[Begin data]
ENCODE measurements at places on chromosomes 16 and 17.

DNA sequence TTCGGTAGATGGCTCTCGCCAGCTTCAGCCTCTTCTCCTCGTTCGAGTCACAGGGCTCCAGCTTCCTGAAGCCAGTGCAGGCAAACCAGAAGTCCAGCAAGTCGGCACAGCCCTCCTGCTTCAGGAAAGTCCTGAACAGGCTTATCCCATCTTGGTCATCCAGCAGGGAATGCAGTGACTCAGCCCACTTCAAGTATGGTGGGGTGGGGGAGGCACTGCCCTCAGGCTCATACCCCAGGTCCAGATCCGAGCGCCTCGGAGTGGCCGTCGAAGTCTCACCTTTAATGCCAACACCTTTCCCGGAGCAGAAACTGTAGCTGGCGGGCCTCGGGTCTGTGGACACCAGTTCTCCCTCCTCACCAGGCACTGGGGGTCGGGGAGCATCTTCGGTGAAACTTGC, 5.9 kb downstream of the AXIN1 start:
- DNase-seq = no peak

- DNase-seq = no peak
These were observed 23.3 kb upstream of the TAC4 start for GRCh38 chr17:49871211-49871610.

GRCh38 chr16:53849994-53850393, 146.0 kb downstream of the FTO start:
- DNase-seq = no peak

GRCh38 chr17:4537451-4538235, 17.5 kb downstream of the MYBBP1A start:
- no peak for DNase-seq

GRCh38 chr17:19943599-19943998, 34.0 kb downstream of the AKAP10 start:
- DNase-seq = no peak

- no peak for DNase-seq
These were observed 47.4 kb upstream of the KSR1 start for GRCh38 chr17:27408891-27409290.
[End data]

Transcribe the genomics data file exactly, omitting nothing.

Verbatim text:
ENCODE measurements at places on chromosomes 16 and 17.

DNA sequence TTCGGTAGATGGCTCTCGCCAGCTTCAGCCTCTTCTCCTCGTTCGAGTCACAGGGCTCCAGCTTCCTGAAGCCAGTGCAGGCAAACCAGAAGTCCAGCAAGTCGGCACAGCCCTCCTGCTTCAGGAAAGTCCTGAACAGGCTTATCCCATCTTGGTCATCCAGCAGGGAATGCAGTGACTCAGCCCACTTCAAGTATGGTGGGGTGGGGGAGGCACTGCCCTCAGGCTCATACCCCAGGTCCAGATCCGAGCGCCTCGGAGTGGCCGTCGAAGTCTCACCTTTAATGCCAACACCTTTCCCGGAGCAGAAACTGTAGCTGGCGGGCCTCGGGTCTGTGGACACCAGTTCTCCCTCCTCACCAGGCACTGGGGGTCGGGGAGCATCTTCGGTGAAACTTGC, 5.9 kb downstream of the AXIN1 start:
- DNase-seq = no peak

- DNase-seq = no peak
These were observed 23.3 kb upstream of the TAC4 start for GRCh38 chr17:49871211-49871610.

GRCh38 chr16:53849994-53850393, 146.0 kb downstream of the FTO start:
- DNase-seq = no peak

GRCh38 chr17:4537451-4538235, 17.5 kb downstream of the MYBBP1A start:
- no peak for DNase-seq

GRCh38 chr17:19943599-19943998, 34.0 kb downstream of the AKAP10 start:
- DNase-seq = no peak

- no peak for DNase-seq
These were observed 47.4 kb upstream of the KSR1 start for GRCh38 chr17:27408891-27409290.